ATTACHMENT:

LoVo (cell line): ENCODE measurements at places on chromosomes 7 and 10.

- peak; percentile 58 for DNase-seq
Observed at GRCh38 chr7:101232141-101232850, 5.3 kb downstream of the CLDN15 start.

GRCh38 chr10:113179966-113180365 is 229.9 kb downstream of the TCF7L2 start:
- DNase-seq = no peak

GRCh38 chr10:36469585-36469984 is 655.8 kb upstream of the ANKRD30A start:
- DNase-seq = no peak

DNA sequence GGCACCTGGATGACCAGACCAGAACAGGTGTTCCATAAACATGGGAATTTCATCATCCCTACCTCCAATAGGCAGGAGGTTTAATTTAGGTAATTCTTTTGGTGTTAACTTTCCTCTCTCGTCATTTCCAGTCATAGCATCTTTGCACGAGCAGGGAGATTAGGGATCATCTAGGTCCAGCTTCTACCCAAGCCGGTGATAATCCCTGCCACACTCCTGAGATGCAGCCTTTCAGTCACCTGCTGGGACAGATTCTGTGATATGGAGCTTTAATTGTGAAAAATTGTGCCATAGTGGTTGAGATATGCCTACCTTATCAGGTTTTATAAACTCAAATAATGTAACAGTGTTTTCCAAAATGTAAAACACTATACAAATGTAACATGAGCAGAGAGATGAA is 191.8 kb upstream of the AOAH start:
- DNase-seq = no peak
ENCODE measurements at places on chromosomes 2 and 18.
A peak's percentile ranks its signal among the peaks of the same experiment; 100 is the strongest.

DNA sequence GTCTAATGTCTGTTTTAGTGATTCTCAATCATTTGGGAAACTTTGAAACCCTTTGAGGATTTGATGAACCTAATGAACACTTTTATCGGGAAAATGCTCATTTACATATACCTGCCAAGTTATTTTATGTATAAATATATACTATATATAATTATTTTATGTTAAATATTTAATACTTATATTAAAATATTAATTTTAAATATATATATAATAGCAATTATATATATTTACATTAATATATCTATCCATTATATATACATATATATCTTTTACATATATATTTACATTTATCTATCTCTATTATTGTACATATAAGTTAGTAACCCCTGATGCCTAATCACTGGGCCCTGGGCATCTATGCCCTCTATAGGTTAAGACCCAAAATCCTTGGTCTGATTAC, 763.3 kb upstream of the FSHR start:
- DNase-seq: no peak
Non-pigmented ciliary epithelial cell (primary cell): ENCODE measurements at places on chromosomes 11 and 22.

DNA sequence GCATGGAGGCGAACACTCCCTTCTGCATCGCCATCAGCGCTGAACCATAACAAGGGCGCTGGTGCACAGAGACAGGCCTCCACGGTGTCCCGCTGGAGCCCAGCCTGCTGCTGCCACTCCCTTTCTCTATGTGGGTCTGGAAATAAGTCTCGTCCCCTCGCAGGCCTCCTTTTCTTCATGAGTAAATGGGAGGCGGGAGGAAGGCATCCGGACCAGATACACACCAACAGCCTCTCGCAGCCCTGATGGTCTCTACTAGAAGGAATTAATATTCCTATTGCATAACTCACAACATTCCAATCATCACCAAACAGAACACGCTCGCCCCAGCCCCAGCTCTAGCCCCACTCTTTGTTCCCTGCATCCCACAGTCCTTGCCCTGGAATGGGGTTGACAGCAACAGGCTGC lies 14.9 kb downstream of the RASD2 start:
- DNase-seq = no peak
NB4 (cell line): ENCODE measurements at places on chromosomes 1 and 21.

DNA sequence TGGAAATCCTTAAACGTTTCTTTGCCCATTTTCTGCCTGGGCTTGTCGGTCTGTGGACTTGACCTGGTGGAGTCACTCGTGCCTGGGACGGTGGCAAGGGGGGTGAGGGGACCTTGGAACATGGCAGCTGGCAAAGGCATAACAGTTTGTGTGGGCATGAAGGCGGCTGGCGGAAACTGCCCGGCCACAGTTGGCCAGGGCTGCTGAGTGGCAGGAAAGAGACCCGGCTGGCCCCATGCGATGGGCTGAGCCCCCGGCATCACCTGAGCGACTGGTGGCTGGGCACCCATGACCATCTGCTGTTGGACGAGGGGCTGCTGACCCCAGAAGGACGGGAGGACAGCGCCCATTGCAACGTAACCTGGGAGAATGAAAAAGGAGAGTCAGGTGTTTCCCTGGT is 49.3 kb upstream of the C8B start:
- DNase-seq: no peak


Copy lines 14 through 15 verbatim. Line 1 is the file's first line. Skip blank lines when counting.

Non-pigmented ciliary epithelial cell (primary cell): ENCODE measurements at places on chromosomes 11 and 22.

DNA sequence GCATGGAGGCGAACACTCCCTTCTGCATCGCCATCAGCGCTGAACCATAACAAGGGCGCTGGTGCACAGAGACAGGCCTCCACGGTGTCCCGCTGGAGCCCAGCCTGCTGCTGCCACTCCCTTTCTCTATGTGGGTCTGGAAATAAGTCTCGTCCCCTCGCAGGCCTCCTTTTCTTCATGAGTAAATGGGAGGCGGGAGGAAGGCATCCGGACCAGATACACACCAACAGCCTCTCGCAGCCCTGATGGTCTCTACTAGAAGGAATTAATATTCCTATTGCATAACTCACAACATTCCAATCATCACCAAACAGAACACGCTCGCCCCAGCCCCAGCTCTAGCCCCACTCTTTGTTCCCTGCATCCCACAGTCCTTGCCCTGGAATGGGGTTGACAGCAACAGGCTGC lies 14.9 kb downstream of the RASD2 start: